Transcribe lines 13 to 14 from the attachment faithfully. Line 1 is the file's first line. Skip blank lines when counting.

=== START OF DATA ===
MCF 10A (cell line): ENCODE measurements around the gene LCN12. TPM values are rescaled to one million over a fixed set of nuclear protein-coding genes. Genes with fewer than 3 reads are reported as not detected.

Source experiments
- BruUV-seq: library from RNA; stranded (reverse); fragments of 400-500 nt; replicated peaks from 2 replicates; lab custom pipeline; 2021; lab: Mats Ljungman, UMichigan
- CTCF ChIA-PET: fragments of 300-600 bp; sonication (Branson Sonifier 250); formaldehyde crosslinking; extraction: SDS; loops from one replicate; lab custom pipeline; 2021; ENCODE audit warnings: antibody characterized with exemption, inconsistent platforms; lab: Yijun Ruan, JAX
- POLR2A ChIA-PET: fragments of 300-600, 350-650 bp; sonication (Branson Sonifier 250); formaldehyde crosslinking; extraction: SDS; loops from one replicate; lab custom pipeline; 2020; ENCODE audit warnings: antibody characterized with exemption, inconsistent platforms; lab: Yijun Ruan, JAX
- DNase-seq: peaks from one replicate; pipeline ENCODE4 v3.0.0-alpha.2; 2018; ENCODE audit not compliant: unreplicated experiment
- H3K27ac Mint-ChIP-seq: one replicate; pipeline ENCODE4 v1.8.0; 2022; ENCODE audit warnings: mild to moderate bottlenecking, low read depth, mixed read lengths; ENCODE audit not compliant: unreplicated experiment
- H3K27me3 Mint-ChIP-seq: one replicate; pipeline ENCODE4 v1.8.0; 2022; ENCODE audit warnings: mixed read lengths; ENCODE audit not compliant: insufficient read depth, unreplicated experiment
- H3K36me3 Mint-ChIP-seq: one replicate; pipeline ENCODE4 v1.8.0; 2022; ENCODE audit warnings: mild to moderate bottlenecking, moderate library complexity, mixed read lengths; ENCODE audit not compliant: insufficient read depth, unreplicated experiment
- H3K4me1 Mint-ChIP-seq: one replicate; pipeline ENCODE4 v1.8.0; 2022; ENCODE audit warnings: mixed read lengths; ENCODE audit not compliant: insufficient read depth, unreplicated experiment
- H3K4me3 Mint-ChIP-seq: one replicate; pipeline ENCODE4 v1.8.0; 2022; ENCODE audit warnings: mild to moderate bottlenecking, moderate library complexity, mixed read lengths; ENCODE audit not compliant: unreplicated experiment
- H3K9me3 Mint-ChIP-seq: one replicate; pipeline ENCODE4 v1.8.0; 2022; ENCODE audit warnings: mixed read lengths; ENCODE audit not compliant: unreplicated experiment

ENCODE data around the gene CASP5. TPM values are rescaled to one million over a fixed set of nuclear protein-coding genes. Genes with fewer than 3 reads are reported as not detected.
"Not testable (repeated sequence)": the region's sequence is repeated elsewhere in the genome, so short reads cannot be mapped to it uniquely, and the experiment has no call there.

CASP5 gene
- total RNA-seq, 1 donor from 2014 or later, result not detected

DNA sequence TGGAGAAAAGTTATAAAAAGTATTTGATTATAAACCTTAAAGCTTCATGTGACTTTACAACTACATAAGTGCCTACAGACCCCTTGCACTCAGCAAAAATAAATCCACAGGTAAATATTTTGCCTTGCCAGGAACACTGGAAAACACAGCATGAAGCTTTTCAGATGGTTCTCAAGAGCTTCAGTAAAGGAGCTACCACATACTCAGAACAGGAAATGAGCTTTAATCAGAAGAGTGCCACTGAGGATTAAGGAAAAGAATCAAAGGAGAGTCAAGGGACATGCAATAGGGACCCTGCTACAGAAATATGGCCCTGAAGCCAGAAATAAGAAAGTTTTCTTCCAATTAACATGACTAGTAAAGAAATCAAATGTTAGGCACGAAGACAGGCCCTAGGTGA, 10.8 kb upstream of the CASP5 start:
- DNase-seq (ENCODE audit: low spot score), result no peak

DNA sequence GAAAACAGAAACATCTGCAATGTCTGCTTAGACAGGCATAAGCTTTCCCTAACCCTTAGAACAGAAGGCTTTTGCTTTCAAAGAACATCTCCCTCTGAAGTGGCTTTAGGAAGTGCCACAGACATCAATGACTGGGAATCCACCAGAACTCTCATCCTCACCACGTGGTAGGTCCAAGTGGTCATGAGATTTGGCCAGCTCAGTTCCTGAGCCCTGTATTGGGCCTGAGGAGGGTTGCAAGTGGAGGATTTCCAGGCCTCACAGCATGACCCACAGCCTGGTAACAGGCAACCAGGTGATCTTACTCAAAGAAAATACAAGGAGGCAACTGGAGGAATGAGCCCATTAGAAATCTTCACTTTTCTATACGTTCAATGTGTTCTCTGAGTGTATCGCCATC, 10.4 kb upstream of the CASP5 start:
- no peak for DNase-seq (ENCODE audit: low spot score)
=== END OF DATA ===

ENCODE data around the gene CASP5. TPM values are rescaled to one million over a fixed set of nuclear protein-coding genes. Genes with fewer than 3 reads are reported as not detected.
"Not testable (repeated sequence)": the region's sequence is repeated elsewhere in the genome, so short reads cannot be mapped to it uniquely, and the experiment has no call there.